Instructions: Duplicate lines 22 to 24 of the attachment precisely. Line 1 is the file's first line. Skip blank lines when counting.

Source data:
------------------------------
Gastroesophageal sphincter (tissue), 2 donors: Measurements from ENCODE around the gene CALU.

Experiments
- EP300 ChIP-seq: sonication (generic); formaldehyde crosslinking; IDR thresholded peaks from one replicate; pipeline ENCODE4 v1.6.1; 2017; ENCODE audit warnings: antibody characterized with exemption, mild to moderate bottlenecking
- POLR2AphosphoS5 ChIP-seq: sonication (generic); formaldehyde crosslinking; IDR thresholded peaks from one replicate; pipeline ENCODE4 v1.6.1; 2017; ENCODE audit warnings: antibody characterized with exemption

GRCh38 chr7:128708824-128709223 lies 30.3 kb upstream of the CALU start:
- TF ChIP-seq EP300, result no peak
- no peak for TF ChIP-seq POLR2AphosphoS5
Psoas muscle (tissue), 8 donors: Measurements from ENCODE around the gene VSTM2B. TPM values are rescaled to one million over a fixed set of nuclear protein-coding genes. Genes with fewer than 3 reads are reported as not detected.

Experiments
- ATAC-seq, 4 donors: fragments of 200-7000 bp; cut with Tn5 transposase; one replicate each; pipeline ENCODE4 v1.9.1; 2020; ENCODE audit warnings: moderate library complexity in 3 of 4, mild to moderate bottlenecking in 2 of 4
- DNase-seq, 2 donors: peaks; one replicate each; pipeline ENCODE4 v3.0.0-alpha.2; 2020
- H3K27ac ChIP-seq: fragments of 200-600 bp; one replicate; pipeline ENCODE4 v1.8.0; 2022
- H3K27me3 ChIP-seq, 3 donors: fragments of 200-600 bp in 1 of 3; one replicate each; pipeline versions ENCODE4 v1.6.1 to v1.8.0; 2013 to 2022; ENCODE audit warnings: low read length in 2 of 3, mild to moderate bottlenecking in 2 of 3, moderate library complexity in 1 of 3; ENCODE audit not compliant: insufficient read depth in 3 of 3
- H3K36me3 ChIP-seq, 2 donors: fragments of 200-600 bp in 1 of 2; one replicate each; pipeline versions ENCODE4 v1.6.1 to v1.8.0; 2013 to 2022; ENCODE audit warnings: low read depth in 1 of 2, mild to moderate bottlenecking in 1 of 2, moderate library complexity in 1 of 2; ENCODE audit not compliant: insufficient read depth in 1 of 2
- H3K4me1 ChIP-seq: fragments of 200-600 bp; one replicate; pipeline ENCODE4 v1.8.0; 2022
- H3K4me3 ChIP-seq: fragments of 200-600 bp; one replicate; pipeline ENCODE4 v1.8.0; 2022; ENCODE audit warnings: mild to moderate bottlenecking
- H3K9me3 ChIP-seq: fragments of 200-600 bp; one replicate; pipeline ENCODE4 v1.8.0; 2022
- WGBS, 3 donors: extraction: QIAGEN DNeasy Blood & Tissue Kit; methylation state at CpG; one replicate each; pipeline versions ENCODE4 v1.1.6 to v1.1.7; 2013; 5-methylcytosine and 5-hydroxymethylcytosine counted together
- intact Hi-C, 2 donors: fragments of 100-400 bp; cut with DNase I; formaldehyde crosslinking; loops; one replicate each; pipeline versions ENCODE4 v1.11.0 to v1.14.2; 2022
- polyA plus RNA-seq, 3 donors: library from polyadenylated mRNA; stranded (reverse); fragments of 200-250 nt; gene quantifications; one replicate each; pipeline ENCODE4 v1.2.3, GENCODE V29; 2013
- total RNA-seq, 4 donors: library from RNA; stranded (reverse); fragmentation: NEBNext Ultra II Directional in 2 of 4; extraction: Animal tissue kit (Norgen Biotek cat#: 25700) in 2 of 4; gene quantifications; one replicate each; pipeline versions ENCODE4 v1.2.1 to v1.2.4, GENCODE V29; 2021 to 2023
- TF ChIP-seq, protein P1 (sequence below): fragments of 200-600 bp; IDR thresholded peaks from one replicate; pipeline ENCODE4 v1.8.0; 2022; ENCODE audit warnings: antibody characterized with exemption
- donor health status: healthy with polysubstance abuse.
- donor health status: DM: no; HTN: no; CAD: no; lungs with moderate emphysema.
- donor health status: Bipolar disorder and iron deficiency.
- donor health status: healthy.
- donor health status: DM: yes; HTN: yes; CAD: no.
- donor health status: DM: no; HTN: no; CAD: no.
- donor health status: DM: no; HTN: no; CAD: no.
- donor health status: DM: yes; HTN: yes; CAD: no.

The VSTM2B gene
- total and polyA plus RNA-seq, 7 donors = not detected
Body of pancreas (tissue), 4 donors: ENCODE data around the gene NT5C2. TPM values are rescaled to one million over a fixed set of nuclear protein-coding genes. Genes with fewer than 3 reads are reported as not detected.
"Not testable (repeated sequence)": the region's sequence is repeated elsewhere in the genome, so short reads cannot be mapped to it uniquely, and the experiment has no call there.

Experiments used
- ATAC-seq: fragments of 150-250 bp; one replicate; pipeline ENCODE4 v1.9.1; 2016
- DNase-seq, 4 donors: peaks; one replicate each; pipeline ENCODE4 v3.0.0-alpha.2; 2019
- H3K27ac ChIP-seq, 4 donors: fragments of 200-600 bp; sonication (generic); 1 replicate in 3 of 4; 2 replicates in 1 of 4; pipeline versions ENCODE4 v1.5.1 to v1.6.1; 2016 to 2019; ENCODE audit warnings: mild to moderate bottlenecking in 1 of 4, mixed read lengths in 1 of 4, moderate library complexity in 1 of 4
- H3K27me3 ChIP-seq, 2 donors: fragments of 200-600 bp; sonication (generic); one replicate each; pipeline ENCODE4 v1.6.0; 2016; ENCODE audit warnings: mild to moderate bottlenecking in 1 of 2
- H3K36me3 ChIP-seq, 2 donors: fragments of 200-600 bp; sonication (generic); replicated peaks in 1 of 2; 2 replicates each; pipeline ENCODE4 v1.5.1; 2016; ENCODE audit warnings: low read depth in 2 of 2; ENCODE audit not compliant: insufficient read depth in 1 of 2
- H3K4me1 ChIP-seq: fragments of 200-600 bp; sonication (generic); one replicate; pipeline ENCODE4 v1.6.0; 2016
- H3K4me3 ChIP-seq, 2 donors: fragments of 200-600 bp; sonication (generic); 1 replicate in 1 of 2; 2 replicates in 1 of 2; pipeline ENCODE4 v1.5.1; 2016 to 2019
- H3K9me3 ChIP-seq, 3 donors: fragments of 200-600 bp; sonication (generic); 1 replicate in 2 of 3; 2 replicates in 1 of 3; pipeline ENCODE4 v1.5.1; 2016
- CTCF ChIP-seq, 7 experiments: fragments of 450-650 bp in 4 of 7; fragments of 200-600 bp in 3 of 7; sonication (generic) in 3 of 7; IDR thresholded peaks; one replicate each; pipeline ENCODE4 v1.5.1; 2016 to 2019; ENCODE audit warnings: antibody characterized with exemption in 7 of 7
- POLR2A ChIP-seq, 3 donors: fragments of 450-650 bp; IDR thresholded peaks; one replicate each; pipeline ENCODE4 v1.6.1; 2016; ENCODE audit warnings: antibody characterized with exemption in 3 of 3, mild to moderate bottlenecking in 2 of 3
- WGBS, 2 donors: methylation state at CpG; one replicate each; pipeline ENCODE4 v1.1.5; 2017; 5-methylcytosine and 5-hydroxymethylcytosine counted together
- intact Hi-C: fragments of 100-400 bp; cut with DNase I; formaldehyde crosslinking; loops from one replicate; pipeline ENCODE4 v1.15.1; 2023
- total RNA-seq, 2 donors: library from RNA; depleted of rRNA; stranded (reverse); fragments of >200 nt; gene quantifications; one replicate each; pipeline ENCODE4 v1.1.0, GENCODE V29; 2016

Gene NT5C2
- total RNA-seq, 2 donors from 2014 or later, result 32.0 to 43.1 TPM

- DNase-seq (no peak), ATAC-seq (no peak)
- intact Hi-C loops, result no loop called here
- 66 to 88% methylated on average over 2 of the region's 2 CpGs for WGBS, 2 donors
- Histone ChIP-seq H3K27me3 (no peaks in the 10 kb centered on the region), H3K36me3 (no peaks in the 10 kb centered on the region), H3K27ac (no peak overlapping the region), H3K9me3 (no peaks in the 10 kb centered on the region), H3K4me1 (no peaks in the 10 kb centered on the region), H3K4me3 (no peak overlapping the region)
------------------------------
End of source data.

- TF ChIP-seq, protein P1 (sequence below): fragments of 200-600 bp; IDR thresholded peaks from one replicate; pipeline ENCODE4 v1.8.0; 2022; ENCODE audit warnings: antibody characterized with exemption
- donor health status: healthy with polysubstance abuse.
- donor health status: DM: no; HTN: no; CAD: no; lungs with moderate emphysema.